with the sticks, particularly but not only the right hand stick. An electronic keyboard is digital
keyboard instrument that has major typical components. They area (1) a musical keyboard, (2)
an interface software, (3) a rhythm & chord generator, (4) a sound generator, and (5) an
amplifier and speaker.
This means that this instrument with the plastic white and black piano-style keys
which the player presses is connected the switches, which triggers an electronic note or other
sound. Most keyboards use a keyboard matrix circuit to reduce the amount of wiring that is
Sunarto, B. 1987. “Kehidupan Karawitan di Tengah Kebudayaan Massa”. Paper discussed on Student
Seminar of ASKI Surakarta. p. 18-22; Mack, D. 1995. Apresiasi Musik Populer. Yogyakarta. Yayasan Pustaka
Nusatama. p. 33.
needed. This instrument has a program, embedded in a computer chip, which handles user
interaction with control keys and menus, which allows the user to select tones (e.g., piano,
organ, flute, drum kit), effects (reverb, echo, telephones or sustain), and other features (e.g.,
transposition, an electronic drum machine). It also has a software program which produces
rhythms and chords by the means of MIDI electronic commands. Furthermore, it has an
electronic sound module typically contained within an integrated circuit or chip, which is
capable of accepting MIDI commands and producing sounds. This instrument also has a lowpowered audio amplifier and a small speaker that amplify the sounds so that the listener can
hear them perfectly.
Picture 21:
Drum Set used to accompany Gamelan Ensemble
Picture 22:
Guitar, Guitar Bass, and double Piano Keyboard used to accompany Gamelan Ensemble
The characteristic of new karawitan music with nuance of popular nuance is related to
the spread of popular music with their publication via the mass electronic media, cassettes,
CDs, or commercial VCDs. Furthermore, the new karawitan composition is undertaken for a
commercial reason, oriented to the entertainment purposes. The tendency gives rise to lyrics
that are written following basic emotion with the application of simple melodic phrases rather
than on something mature and artistically treated. Here is one of the more popular songs in the
pop music of Java, which is then processed into karawitan, i.e. song of “Cinta Tak
Terpisahkan” created by Dikin.
“Cinta Tak Terpisahkan”
By Dikin
3. New Karawitan and its Reinterpretation (Karawitan Gagrag Anyar)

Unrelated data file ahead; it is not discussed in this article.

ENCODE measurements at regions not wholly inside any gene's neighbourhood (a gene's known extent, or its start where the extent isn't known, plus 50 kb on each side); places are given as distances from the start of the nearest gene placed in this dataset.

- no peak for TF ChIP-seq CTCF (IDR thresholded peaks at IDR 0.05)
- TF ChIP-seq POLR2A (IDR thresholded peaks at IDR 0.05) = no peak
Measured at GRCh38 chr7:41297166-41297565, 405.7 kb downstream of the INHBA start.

This type of new karawitan refers to pieces created by utilizing the musical expression
form of traditional/classic pieces as their base. Their repertoire is relatively the same as those
of classical/traditional karawitan. The salient difference is in their musical treatment and
expression. The repertoire treatment of this genre is by reinterpreting the existing musical
forms and treatments as those produced by the classic. Their creation not only relies on the
improvised interpretation by the pêngrawit, but rather on the development of the creativity
taken through (1) the crossed musical style, (2) the processing of tempo, rhythms and
dynamics, and (3) the addition and the reduction of the various musical treatment types.
This new karawitan is not perfectly new, despite its new forms of expression. In fact,
these pieces are new creation made by modifying old repertoires by using new treatment
variations which are accepted in the classic/traditional style music of expression. Hence, the
new karawitan a color reinterpretation is karawitan which resulted from the artistic tolerance
of creativity and the violations of the musical treatment from their cultural convention,
undertaken by the composers to the classical/traditional works.
4. The New karawitan with an Experimental (Explorative) Nature
This type of karawitan is to so-called contemporary karawitan. The dominant character
of this genre is no longer classical, interpretative, and traditional, but it is strongly an avantgarde. One of aspect of avant-garde in art is that it be developed by the educated intellectuals
applying new concepts and/or some experimental efforts. The picture below is an example of
musical instruments for avant-garde karawitan music, created by Aloysius Suwardi. This is a
picture of the modified gender barung instrument, which is processed using the vibration
processing machine so that the sound produced is different from conventional gender. Its
consequence, how to process and work on this musical expression is also different from
conventional karawitan music.
Picture 23:
Gendér instrument with vibraphone character or Gendér Jangkung
The contemporary music of karawitan, related to their concept development, is